In the "volume rotate" mode, the operator can use the track-ball to rotate the orientation box about the X and Y axes. Rotation about the Z axis is performed using a separate rotary knob on the operator interface. The orientation box follows the movement of the track-ball and rotary knob in "real-time" so that the user can orient the box as desired (step 70). The rotational position of each axis is shown on the display panel. When the position is set, the user depresses the "calculate" key (step 72), which causes the system to display a new projection of the three-dimensional data set (step 68) at the orientation indicated by the orientation box. FIG. 7 shows an exemplary projection 112 at an arbitrary angle indicated by the orientation box 110. The orientation box has a marker 114 in the lower front left corner while the back corners of the box are dashed to aid the user in distinguishing the front and back of the box. As an aid to visualization, a box 116 is overlaid on the projection 112 which matches the orientation box 110 and is depth shaded to appear to become darker as the box goes towards the "back" of the data volume. The user may reposition the orientation box 110 with the track-ball and rotary knobs and re-project as many times as desired. In addition, rotations of plus or minus 90 may be made with special keys on the operator interface.

In accordance with one preferred embodiment of the present invention, the rendering of a three-dimensional ultrasound data set is accomplished utilizing an object-order volume visualization technique where each voxel is mapped from the data space to the image space according to a projection matrix. The goal of this rendering method is to efficiently generate two-dimensional images from the three-dimensional data while minimizing artifacts.

The data volume consists of Nx by Ny by Nz data samples, known as voxels, along the X, Y, and Z axes respectively. In the data coordinate system, voxels are assumed to be uniformly spaced one unit apart along each axis, with the origin at the center of the data volume. Since voxels in the actual data volume may not be uniformly spaced, a scaling matrix SA ! is used to account for the aspect ratio of data samples. The data samples may then be rotated by the desired angles about the X, Y, and Z axes, and projected onto the image plane using an orthographic transformation. This process can be written as:

 X.sub.d, Y.sub.d, Z.sub.d ! S.sub.A ! R!= x.sub.i, y.sub.i, z.sub.i !

where Xd, Yd, Zd ! is the coordinate of a voxel in data space, R! is the desired rotation matrix and xi, yi, zi ! is the image space pixel. The projection transformation SA ! R! maps Z3 to R3 (where the coordinates in R space are real numbers and the coordinates in Z space are integers). The z component is discarded and a floor operation (i.e., the real numbers are truncated to integers) is applied to convert R2 to Z2. As this projection transformation is performed, the voxel data is processed in accordance with the selected projection technique. For example, if a maximum pixel projection technique is used, each image space pixel will store only the maximum of the set of voxel data mapped to that image space pixel by the above-described projection transformation. This process is illustrated in FIG. 8, which shows the voxel data 118 being multiplied by aspect scaling (step 120), rotated by the desired angle (step 122) and projected onto the image plane (step 124).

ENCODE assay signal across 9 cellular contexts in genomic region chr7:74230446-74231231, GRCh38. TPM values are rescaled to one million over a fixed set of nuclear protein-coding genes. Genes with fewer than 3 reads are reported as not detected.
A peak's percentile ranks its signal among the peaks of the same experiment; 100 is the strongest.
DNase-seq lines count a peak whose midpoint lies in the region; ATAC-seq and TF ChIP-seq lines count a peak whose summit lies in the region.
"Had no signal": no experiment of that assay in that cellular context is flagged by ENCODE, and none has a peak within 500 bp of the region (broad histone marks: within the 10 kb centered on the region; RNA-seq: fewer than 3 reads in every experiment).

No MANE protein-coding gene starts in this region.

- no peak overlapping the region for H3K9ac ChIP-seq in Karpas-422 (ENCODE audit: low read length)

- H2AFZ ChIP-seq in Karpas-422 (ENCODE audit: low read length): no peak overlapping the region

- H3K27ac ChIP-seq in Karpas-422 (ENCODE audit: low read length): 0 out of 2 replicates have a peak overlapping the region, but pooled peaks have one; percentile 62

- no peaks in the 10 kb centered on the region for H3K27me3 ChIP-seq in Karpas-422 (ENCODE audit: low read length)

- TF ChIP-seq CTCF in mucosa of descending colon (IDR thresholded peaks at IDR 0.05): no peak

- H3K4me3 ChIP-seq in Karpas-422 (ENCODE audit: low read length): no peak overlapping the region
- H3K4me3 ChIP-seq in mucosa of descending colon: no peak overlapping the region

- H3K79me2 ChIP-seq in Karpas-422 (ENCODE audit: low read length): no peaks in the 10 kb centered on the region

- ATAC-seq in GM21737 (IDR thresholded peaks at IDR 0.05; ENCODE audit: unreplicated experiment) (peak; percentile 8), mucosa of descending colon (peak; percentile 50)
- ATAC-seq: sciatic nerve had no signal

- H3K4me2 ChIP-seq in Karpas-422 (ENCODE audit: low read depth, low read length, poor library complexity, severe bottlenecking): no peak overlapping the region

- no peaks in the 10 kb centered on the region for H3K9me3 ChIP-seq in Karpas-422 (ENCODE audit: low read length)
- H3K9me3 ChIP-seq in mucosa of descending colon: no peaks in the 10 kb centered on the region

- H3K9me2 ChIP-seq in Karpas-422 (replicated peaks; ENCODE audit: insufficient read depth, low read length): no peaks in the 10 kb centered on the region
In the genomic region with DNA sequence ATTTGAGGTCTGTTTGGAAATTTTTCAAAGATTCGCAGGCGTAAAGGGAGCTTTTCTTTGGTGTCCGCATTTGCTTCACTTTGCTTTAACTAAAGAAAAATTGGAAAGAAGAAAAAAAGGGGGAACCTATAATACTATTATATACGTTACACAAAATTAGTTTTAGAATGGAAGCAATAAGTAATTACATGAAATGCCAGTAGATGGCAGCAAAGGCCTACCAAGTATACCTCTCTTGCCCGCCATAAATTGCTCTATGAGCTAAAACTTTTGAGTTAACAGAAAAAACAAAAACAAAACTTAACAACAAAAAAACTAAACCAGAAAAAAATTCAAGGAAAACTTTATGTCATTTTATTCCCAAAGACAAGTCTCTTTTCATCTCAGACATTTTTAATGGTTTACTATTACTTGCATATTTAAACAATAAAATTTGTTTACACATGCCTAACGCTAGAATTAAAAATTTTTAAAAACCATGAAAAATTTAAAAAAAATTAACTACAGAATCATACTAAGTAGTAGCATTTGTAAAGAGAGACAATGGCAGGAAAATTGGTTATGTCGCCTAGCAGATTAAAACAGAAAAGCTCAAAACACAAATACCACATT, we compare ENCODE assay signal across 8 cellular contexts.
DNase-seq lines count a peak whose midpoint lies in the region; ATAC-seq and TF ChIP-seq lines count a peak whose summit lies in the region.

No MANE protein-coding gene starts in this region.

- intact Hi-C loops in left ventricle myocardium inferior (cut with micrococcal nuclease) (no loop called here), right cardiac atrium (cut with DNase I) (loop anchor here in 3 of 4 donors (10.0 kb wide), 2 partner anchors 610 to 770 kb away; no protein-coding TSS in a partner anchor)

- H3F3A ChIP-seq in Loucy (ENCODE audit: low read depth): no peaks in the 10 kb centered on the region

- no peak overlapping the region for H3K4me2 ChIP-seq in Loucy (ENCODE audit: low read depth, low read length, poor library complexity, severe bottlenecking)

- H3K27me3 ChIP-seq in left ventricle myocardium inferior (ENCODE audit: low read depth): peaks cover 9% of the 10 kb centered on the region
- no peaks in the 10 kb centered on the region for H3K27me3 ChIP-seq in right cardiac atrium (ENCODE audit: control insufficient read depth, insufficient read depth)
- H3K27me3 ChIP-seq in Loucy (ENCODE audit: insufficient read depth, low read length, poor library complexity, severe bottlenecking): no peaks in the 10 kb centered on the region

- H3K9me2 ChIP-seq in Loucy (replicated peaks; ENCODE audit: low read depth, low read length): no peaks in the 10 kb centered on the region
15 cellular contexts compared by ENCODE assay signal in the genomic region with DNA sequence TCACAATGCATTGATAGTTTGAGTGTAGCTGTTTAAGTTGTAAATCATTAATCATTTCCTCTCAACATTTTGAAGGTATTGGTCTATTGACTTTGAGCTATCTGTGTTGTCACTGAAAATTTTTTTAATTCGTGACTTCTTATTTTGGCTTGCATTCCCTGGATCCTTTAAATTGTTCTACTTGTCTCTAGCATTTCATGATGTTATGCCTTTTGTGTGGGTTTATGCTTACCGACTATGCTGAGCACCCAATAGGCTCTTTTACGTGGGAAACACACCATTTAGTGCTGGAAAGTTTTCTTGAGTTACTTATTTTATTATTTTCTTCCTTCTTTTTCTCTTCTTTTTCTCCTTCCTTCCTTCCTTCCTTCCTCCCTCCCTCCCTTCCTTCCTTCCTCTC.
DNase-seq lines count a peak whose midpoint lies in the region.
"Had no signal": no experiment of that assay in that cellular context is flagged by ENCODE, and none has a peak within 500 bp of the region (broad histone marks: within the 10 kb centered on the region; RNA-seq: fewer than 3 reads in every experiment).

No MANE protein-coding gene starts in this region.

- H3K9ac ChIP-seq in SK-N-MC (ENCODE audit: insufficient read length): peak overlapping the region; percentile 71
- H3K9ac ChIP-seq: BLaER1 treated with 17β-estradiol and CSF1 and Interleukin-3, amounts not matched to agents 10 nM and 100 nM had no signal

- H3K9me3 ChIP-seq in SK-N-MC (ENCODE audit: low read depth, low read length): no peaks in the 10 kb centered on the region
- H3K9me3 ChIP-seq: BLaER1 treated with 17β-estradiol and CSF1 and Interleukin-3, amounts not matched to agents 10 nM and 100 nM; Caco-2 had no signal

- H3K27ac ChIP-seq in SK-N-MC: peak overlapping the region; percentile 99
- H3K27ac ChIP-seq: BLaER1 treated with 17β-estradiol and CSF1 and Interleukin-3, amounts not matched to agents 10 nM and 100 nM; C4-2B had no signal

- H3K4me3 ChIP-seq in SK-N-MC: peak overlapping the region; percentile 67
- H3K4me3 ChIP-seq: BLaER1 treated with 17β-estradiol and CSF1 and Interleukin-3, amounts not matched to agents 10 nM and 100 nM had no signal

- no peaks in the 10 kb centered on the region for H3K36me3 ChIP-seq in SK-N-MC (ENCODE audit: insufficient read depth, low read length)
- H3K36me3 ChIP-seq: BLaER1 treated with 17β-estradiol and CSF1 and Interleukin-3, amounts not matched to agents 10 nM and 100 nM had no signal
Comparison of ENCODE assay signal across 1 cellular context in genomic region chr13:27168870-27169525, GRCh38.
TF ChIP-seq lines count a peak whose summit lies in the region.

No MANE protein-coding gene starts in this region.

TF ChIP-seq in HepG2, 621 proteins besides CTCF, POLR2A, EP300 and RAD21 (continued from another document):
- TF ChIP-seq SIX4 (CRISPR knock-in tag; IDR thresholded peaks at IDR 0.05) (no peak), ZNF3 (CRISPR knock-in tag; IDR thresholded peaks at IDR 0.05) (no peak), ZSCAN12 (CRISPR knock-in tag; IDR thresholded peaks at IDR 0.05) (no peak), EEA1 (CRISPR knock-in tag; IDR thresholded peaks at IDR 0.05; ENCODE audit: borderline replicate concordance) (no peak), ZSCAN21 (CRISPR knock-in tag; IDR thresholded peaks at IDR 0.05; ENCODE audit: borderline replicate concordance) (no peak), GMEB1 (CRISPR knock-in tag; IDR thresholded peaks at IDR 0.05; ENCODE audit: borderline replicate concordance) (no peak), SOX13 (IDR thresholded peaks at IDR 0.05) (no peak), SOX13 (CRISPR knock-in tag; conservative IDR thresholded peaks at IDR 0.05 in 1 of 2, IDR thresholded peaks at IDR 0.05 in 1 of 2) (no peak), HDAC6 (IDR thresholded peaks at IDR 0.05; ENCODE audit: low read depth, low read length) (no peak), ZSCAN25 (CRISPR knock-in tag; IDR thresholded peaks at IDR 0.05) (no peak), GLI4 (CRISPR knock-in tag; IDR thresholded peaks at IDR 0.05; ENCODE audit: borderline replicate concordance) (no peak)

Using the process illustrated in FIG. 8, adjacent data samples do not necessarily project to adjacent pixels on the image plane, leading to blank spots or "holes" in the projected images. To eliminate these holes, two additional scaling steps are introduced into the projection, yielding:

 X.sub.d, Y.sub.d, Z.sub.d ! S.sub.A ! R! S.sub.H ! S.sub.H.sup.-1 != x.sub.i, y.sub.i, z.sub.i !

This projection process is then decomposed into two steps:

 X.sub.d, Y.sub.d, Z.sub.d ! S.sub.A ! R! S.sub.H != X.sub.t, Y.sub.t, Z.sub.t !

 X.sub.t ', Y.sub.t '! S.sub.H.sup.-1 != X.sub.i, Y.sub.i !

In the first step, the data coordinate Xd, Yd, Zd ! in Z3 is mapped to the intermediate coordinate Xt, Yt, Zt ! in R3. The z component is discarded and a floor operation is used to obtain Xt ', Yt '! in Z2. In the second step, the inverse scaling operation is performed in two-dimensional image space.

In order to eliminate holes from the image, the scaling matrix SH ! must ensure that neighboring data samples (those that are at most one sample apart along the X, Y and Z axes in the data space) map to neighboring pixels. There are two factors that contribute to holes in the image. The first is attributable to the scaling of the sample points to account for the aspect ratio and the second is due to the rotation of the data samples. The scaling matrix SH ! eliminates the holes by scaling along the X and Y axes of the image.

The scaling factors to account for the aspect ratio are computed using the following equations: